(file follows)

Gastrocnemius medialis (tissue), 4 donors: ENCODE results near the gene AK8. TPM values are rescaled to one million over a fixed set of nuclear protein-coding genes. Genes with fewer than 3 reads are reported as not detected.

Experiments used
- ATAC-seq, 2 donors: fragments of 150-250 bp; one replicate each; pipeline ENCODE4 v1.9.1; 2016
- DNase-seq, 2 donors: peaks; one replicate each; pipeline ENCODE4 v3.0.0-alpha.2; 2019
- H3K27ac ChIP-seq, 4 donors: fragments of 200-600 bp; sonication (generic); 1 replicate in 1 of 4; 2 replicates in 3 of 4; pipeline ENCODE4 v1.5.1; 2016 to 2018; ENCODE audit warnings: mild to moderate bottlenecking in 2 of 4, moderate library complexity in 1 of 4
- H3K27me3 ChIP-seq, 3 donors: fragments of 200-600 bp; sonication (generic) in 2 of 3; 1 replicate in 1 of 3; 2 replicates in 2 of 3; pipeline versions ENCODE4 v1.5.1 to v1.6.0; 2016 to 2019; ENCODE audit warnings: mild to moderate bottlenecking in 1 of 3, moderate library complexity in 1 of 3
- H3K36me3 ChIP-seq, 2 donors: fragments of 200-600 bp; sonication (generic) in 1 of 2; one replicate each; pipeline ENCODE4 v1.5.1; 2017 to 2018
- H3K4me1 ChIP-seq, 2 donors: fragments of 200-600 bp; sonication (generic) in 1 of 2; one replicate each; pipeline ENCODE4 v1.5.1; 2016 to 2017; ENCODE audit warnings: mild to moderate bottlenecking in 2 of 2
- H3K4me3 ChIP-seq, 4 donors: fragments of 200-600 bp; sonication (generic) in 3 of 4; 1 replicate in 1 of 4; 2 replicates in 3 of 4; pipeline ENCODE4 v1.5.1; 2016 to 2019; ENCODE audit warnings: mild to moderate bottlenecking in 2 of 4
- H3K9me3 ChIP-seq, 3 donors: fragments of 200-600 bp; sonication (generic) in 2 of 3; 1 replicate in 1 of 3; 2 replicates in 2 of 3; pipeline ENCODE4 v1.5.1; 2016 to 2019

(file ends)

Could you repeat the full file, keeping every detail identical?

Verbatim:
Gastrocnemius medialis (tissue), 4 donors: ENCODE results near the gene AK8. TPM values are rescaled to one million over a fixed set of nuclear protein-coding genes. Genes with fewer than 3 reads are reported as not detected.

Experiments used
- ATAC-seq, 2 donors: fragments of 150-250 bp; one replicate each; pipeline ENCODE4 v1.9.1; 2016
- DNase-seq, 2 donors: peaks; one replicate each; pipeline ENCODE4 v3.0.0-alpha.2; 2019
- H3K27ac ChIP-seq, 4 donors: fragments of 200-600 bp; sonication (generic); 1 replicate in 1 of 4; 2 replicates in 3 of 4; pipeline ENCODE4 v1.5.1; 2016 to 2018; ENCODE audit warnings: mild to moderate bottlenecking in 2 of 4, moderate library complexity in 1 of 4
- H3K27me3 ChIP-seq, 3 donors: fragments of 200-600 bp; sonication (generic) in 2 of 3; 1 replicate in 1 of 3; 2 replicates in 2 of 3; pipeline versions ENCODE4 v1.5.1 to v1.6.0; 2016 to 2019; ENCODE audit warnings: mild to moderate bottlenecking in 1 of 3, moderate library complexity in 1 of 3
- H3K36me3 ChIP-seq, 2 donors: fragments of 200-600 bp; sonication (generic) in 1 of 2; one replicate each; pipeline ENCODE4 v1.5.1; 2017 to 2018
- H3K4me1 ChIP-seq, 2 donors: fragments of 200-600 bp; sonication (generic) in 1 of 2; one replicate each; pipeline ENCODE4 v1.5.1; 2016 to 2017; ENCODE audit warnings: mild to moderate bottlenecking in 2 of 2
- H3K4me3 ChIP-seq, 4 donors: fragments of 200-600 bp; sonication (generic) in 3 of 4; 1 replicate in 1 of 4; 2 replicates in 3 of 4; pipeline ENCODE4 v1.5.1; 2016 to 2019; ENCODE audit warnings: mild to moderate bottlenecking in 2 of 4
- H3K9me3 ChIP-seq, 3 donors: fragments of 200-600 bp; sonication (generic) in 2 of 3; 1 replicate in 1 of 3; 2 replicates in 2 of 3; pipeline ENCODE4 v1.5.1; 2016 to 2019